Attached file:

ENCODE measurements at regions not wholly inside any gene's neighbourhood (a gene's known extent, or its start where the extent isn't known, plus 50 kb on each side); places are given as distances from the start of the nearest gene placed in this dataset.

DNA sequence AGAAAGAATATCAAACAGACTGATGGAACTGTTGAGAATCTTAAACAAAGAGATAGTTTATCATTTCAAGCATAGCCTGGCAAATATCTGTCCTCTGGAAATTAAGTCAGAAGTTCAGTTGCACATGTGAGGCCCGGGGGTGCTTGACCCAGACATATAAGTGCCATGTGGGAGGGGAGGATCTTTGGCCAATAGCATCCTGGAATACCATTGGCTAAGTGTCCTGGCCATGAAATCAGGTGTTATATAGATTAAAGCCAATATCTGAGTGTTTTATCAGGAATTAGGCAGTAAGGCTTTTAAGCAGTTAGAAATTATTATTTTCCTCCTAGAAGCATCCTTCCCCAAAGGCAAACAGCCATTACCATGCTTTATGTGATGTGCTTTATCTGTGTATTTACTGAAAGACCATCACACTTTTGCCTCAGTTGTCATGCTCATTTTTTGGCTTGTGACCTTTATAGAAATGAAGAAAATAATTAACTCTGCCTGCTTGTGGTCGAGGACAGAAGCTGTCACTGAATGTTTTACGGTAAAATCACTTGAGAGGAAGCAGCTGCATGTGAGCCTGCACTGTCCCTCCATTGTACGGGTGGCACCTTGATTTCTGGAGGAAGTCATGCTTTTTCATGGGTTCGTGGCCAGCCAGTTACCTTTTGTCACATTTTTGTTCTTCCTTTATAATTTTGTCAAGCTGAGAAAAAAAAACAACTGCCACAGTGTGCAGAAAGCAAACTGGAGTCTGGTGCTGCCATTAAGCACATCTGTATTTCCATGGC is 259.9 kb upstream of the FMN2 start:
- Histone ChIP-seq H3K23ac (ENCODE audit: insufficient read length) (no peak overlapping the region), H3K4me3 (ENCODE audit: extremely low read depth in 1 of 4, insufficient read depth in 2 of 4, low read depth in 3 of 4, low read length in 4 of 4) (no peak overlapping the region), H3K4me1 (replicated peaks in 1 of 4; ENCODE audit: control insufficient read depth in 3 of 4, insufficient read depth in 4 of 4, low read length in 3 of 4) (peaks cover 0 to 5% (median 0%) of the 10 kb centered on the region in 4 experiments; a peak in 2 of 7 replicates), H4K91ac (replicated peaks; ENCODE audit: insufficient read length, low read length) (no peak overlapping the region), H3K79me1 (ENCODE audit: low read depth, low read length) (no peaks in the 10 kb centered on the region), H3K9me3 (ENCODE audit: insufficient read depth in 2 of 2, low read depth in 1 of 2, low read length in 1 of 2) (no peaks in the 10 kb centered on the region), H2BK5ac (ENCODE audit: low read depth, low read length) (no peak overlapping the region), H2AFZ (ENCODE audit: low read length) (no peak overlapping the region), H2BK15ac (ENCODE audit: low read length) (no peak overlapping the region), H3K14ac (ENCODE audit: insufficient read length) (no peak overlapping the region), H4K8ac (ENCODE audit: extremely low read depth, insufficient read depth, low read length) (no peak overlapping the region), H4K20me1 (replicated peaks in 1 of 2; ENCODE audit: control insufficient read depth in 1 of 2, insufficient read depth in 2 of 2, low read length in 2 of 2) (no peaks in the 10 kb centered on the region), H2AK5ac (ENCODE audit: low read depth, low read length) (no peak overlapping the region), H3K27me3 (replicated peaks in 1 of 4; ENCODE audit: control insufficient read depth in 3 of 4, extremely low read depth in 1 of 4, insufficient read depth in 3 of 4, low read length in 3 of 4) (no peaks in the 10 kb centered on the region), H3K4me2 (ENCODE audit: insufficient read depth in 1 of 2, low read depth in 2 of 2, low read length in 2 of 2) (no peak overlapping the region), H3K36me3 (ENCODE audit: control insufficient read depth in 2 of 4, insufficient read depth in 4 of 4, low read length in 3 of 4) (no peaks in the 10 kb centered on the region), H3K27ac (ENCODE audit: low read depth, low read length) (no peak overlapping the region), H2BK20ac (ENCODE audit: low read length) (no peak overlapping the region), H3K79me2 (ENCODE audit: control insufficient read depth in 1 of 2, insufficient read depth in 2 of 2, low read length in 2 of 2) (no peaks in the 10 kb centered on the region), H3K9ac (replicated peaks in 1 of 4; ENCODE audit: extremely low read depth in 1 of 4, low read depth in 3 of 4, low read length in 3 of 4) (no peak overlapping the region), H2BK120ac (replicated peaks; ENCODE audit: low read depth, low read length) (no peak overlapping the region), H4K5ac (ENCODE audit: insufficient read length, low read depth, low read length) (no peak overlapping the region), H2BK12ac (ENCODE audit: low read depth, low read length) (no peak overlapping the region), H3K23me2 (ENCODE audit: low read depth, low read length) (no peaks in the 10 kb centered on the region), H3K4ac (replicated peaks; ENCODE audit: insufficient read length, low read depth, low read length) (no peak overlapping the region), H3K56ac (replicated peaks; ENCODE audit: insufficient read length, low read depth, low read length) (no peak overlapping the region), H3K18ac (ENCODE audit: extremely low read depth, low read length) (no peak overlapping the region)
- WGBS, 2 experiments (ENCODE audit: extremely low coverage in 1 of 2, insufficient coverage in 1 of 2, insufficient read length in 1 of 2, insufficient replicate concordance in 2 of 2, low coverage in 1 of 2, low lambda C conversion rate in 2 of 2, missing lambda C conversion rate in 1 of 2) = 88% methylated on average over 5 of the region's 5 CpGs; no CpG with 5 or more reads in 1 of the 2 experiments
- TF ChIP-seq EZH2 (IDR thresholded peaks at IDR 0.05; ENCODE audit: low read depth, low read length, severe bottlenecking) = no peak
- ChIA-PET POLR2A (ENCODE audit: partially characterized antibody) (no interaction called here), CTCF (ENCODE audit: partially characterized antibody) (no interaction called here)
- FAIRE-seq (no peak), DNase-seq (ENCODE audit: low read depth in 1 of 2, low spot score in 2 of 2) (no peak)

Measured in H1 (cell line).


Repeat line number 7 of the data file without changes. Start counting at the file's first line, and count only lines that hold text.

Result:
- FAIRE-seq (no peak), DNase-seq (ENCODE audit: low read depth in 1 of 2, low spot score in 2 of 2) (no peak)